More than 150 faith-based organizations have spoken out against the Obama administration’s contraception mandate because it creates class distinctions for religious groups. The mandate and its narrow exemption create a “two-class scheme” of religious organizations that “honors acts of worship while burdening those whose faith leads them to service in our common life,” they argued.
In a June 11 letter to Secretary of Health and Human Services Kathleen Sebelius, the leaders voiced “grave concern” over the two-class concept of religious organizations that was “embedded in federal law” in February, when the mandate was finalized in its original form.
The letter was organized by the Institutional Religious Freedom Alliance, a Washington, D.C.-based coalition that works to protect the religious identity and work of faith-based organizations throughout America. It was signed by aid organizations including World Relief and the U.S. branches of the Salvation Army and World Vision, Inc. The National Association of Evangelicals, the National Hispanic Christian Leadership Conference and the North American Baptist Conference were also represented in the letter, as well as law organizations such as Liberty Counsel and the American Center for Law and Justice.
Representatives of several Catholic colleges also signed the letter, including the presidents of Aquinas College, DeSales University and Belmont Abbey College. The letter criticized an insurance mandate issued by Sebelius that will require employers to offer health-care plans that include coverage of contraception, sterilization and abortion-inducing drugs, even if doing so violates their consciences. Although the mandate includes a religious exemption, it is extremely narrow. To qualify for it, nonprofit organizations must exist for the purpose of inculcating religious values and both serve and employ primarily members of their own faith. Therefore, while many houses of worship fall under the protection of the exemption, most other religious organizations, including schools, hospitals and charitable agencies, do not.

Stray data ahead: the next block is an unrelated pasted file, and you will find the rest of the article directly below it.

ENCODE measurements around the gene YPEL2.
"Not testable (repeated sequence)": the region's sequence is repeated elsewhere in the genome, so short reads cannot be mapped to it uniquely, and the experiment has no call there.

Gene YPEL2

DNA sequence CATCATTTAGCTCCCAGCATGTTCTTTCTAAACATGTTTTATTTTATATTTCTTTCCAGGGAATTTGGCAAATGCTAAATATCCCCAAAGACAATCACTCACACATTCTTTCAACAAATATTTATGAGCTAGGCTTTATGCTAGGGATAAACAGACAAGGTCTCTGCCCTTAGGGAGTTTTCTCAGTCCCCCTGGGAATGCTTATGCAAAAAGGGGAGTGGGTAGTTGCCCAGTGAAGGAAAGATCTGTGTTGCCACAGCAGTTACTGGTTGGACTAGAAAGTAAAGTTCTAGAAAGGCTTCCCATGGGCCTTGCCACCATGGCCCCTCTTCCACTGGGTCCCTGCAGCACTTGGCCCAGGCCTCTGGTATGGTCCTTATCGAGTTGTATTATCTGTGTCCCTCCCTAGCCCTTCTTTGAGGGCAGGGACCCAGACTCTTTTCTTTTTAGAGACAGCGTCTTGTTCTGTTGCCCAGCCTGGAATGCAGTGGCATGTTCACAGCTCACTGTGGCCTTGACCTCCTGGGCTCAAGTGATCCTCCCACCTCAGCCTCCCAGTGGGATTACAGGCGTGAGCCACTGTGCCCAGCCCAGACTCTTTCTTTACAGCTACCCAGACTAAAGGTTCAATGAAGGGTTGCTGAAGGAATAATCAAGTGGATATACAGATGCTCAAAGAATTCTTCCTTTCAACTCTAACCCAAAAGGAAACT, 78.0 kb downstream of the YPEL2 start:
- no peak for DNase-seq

The signers of the coalition’s letter note that they represent a variety of religious backgrounds, serve in different fields, and disagree about “the moral acceptability of the contraceptive drugs” and procedures included in the mandate. They also hold differing views about the adequacy of the future “accommodation” promised by the administration for non-exempt groups.
However, they said, “we are united in opposition to the creation in federal law of two classes of religious organizations.” Under the mandate, they explained, churches are deemed “sufficiently focused inwardly to merit an exemption and thus full protection from the mandate,” while faith-based service organizations, which have a more outward focus, are “given a lesser degree of protection.”
“And yet both worship-oriented and service-oriented religious organizations are authentically and equally religious organizations,” they said, arguing that the federal government lacks the authority to define for religious communities “what constitutes true religion and authentic ministry.”
The signatories acknowledged that the Obama administration has said that its narrow definition of “religious employer” is not intended to set a precedent in federal law. “Yet these are only intentions,” they said, and the narrow exemption finalized with the mandate “can only make it more likely to be used in additional federal policies.”
They also warned that creating classes of religious groups “moves us further toward an unconstitutional, unhistorical and unhealthy naked public square.”
For these reasons, the signers of the letter said, the only adequate solution is to “eliminate the two-class scheme of religious organization” that is currently present in the mandate. They urged Sebelius to extend the exemption to all faith-based service groups in order to restore the government’s “full respect” for religious organizations as “authentic vehicles for religious service.”